What Makes you Smarter Than Artificially Intelligent Machines

artificially intelligent machines

“I am quite speechless”, said Lee Sedol, one of the best Go players of all time, when AlphaGo, artificial intelligence (AI) created by Google, beat him in the five-game match in 2016. Even though already two decades ago IBM computer beat world chess champion, until recently the ancient Chinese board game Go has been considered as a much more difficult game for an artificial mind to master. Due to high number of alternative moves it has been claimed that strategy is not enough to win the game and that victory required intuitive intelligence. Nevertheless, by applying a machine learning technique known as deep learning which makes computers to learn multiple levels of abstraction and representation, AlphaGo analysed thousands of games and developed its intuitive sense of strategy which secured a victory of an artificial intelligence over a human mind.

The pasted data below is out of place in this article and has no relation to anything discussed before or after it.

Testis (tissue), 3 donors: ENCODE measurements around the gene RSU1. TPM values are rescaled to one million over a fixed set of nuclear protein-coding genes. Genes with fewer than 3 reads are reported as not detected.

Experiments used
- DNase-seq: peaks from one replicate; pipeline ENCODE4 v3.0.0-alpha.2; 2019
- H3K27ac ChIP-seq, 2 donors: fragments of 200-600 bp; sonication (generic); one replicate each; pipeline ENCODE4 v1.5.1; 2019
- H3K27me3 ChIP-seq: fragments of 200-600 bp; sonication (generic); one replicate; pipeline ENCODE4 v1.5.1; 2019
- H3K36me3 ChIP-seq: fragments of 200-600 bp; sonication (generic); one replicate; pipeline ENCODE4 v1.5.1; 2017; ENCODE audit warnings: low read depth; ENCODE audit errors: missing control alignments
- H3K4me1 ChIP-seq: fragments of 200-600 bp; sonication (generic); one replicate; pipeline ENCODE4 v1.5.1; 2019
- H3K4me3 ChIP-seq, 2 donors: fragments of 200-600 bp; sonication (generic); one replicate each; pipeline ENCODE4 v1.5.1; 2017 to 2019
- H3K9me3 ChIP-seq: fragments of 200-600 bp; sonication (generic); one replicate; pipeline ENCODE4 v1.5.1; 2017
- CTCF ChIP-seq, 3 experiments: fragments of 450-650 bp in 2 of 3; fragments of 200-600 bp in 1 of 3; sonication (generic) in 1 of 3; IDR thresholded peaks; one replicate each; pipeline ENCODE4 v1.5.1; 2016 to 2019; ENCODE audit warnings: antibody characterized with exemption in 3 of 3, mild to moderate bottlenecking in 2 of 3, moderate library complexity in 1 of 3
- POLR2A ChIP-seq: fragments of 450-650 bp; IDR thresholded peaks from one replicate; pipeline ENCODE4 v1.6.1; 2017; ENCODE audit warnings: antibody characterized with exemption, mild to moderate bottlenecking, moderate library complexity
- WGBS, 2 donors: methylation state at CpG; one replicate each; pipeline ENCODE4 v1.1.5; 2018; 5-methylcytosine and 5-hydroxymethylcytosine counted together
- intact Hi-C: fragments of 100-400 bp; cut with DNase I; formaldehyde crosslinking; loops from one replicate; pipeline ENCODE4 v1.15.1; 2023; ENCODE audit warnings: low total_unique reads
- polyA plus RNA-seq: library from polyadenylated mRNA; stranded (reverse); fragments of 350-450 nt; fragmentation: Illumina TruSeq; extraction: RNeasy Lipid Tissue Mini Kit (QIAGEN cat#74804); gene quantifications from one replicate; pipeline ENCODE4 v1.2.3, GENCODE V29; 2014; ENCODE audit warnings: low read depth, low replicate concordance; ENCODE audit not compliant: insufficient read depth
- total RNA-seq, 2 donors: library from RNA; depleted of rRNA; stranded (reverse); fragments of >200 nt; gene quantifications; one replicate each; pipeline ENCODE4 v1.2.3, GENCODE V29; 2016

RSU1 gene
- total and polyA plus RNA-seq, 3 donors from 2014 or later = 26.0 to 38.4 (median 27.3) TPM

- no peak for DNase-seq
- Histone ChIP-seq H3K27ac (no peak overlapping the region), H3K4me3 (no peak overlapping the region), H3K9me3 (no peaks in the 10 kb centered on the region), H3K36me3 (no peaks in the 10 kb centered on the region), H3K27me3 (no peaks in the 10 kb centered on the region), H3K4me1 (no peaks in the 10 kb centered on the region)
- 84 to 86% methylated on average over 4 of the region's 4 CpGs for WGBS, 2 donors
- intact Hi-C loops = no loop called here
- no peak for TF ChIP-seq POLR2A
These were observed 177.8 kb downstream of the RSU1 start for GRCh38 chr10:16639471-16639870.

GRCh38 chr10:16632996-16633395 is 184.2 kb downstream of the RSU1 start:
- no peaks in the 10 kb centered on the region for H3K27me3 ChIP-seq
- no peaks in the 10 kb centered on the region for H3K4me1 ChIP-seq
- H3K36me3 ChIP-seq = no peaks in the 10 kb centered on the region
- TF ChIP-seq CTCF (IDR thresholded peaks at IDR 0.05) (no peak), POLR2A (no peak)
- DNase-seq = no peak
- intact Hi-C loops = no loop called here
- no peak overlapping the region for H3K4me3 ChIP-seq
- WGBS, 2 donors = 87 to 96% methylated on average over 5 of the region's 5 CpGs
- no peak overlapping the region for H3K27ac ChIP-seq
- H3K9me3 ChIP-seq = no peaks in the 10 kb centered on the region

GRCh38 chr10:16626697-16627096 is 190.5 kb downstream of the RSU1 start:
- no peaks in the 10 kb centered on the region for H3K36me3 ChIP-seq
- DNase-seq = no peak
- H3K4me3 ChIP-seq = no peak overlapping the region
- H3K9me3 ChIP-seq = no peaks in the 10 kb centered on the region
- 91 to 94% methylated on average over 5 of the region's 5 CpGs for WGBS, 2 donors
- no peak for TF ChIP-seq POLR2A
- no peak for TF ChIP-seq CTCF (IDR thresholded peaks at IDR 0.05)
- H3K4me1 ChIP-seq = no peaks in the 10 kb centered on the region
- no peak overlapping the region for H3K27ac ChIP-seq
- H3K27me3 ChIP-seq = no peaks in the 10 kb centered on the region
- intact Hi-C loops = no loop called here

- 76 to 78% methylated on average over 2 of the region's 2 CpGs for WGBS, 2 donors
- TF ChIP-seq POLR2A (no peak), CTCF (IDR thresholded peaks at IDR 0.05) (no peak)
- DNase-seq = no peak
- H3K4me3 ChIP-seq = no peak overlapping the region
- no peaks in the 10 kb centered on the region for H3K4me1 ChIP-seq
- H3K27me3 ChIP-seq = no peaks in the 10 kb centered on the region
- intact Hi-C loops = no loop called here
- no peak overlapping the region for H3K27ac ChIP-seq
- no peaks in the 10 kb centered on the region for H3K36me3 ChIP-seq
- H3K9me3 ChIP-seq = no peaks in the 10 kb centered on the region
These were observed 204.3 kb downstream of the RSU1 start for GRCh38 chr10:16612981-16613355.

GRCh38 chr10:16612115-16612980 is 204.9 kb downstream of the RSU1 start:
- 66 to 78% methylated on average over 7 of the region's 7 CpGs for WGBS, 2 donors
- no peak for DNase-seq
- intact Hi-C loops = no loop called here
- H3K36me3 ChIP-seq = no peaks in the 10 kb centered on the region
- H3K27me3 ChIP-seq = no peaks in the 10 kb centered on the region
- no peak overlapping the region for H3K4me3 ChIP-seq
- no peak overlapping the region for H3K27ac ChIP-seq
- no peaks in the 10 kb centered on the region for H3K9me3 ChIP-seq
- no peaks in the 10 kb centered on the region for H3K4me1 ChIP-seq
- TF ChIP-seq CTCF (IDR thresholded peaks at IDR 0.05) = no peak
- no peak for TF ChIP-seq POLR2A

The victory of AlphaGo symbolises a progress which has been made in the last decade. AI machines are already superior to humans when dealing with vast amount of data and this competency found applications in many fields and industries, starting with agriculture and travelling and finishing with business, law and medicine. Nonetheless, while the achievements in the field of AI are breath taking machine intelligence is still quite far from human intelligence. Understanding language, ability to learn and to reason is what makes us, humans, smarter than AI. At least for a little while.

Understanding figurative language